Master of Public Administration
Natalia Ermasova, Ph.D.
Mary D. Bruce, Ph.D.
Michel, Nguessan, Ph.D.
The availability of the Internet has become increasingly easier to children due to technological advancements. An increasing number of children have access to smart phones and tablets, hence, allowing their susceptibility to become a cyber victim, as parental control is lacking. Concerns about the role of technological change in relation to sexual crimes against children, sexual exploitation and potential harm have been expressed in the USA for some considerable time. These have been reflected in a change in legislation with respect to abusive images of children (child pornography) and its attendant violent content. This study examined the impact of child cyber sexual exploitation. The study also explored the methods predators used to prey on children, the role child’s behavior played in their susceptibility to being seduced, and the role education system play to protect children. It was important to conduct this study as previous studies did not really address the fact that security measures are lacking as well as knowledge on the potential dangers of the Internet. The researcher used interview questions to carry out this study by getting the opinions of the Police Officers at the Bradley Police Department, Bradley, Illinois since these are the officers who work on the Cyber Crime against the children. The study identified the security measures that are lacking as well as knowledge of the potential dangers of the Internet. Also the education systems are not mandated to incorporate Internet safety courses into the curriculum as many educators themselves lack the necessary knowledge on the subject. The study also revealed that many parents lack knowledge on Internet safety and feel their children may be more tech-savvy, making Internet safety conversations more difficult. This allows a child the opportunity to utilize the Internet unsupervised, as many parental controls can be bypassed.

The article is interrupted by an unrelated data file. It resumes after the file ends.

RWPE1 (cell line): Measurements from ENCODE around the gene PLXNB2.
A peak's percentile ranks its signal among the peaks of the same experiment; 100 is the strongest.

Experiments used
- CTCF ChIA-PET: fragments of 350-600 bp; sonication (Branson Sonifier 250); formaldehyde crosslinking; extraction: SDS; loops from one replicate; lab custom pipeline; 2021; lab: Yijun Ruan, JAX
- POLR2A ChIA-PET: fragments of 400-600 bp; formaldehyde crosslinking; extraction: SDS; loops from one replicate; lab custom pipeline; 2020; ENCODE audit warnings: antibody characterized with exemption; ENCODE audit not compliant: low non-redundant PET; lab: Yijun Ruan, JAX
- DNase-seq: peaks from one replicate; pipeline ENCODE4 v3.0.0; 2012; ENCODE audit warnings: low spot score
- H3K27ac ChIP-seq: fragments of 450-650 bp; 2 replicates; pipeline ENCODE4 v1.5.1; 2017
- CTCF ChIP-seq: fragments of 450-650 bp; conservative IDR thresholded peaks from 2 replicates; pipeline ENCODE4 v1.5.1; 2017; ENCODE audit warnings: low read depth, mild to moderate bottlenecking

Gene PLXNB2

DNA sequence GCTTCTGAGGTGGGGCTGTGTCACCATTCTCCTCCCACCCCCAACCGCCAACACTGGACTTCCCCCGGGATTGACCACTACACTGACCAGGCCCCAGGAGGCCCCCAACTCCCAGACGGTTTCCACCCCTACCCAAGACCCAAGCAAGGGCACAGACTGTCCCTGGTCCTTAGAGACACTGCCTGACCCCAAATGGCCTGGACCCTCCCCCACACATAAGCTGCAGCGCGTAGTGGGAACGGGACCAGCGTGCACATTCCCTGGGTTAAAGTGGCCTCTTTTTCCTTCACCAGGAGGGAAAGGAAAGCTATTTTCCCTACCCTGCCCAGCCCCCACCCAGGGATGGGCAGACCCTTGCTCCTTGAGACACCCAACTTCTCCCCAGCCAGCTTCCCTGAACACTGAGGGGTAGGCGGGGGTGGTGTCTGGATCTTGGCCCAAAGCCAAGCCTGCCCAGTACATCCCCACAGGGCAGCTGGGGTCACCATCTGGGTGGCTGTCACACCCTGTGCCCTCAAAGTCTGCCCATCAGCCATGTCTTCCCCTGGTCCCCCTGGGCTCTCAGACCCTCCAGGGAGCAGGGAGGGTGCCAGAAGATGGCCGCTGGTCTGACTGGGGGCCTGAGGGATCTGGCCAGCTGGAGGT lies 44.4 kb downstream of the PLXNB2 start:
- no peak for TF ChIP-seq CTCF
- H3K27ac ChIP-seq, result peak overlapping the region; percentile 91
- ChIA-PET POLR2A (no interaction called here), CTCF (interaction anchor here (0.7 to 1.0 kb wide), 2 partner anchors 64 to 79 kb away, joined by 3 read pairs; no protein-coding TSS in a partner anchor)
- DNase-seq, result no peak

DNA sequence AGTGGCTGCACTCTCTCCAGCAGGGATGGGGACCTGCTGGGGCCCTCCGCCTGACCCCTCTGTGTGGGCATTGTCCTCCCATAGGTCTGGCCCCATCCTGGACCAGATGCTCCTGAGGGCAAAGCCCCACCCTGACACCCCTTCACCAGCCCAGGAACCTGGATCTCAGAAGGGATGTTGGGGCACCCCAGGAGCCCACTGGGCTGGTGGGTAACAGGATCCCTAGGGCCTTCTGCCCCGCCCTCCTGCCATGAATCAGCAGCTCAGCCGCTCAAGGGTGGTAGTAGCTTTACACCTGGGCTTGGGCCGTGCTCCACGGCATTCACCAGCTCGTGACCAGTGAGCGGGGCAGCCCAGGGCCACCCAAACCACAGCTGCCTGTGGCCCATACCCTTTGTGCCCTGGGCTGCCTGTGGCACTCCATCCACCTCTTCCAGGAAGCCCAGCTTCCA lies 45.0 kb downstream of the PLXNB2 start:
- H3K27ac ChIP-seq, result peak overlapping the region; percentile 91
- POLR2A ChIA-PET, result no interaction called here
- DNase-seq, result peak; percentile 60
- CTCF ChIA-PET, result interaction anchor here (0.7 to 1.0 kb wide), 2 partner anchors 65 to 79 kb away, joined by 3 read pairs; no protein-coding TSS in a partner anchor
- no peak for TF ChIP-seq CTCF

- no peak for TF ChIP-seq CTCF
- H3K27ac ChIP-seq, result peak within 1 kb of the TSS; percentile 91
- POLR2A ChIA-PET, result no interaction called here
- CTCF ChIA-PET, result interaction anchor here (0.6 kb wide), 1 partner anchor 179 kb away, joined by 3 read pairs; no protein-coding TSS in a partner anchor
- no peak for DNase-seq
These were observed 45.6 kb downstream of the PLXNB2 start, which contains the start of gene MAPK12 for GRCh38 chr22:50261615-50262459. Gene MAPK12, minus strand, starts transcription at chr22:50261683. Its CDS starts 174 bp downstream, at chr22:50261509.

Abimbola-Akinola, Dickson A., "The Cyber Crime and Internet and Internet Sexual Exploitation of Children" (2017). All Student Theses. 107.